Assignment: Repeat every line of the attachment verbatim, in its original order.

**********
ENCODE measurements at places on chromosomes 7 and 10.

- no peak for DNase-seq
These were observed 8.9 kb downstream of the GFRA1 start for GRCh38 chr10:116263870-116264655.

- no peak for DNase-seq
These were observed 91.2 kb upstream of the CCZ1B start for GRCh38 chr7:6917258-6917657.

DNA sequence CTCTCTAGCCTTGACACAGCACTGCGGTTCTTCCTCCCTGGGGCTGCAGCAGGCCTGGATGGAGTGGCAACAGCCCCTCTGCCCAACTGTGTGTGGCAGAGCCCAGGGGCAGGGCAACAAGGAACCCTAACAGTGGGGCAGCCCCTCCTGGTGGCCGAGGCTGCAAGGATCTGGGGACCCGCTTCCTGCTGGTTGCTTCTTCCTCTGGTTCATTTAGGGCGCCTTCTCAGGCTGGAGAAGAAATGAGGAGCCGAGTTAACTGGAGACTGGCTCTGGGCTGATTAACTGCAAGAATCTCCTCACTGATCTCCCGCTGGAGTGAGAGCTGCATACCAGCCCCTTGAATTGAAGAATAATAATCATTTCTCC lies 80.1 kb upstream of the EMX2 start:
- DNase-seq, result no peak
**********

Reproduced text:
ENCODE measurements at places on chromosomes 7 and 10.

- no peak for DNase-seq
These were observed 8.9 kb downstream of the GFRA1 start for GRCh38 chr10:116263870-116264655.

- no peak for DNase-seq
These were observed 91.2 kb upstream of the CCZ1B start for GRCh38 chr7:6917258-6917657.

DNA sequence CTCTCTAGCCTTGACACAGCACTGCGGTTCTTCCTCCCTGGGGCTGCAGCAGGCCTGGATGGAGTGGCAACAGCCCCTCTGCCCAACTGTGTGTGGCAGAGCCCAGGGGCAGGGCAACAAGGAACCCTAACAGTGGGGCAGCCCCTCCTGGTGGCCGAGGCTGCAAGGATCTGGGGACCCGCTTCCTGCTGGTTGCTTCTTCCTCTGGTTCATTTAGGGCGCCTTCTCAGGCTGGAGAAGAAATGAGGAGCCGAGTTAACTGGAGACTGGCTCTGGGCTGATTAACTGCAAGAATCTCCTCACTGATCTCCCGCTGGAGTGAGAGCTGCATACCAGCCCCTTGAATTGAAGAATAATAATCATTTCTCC lies 80.1 kb upstream of the EMX2 start:
- DNase-seq, result no peak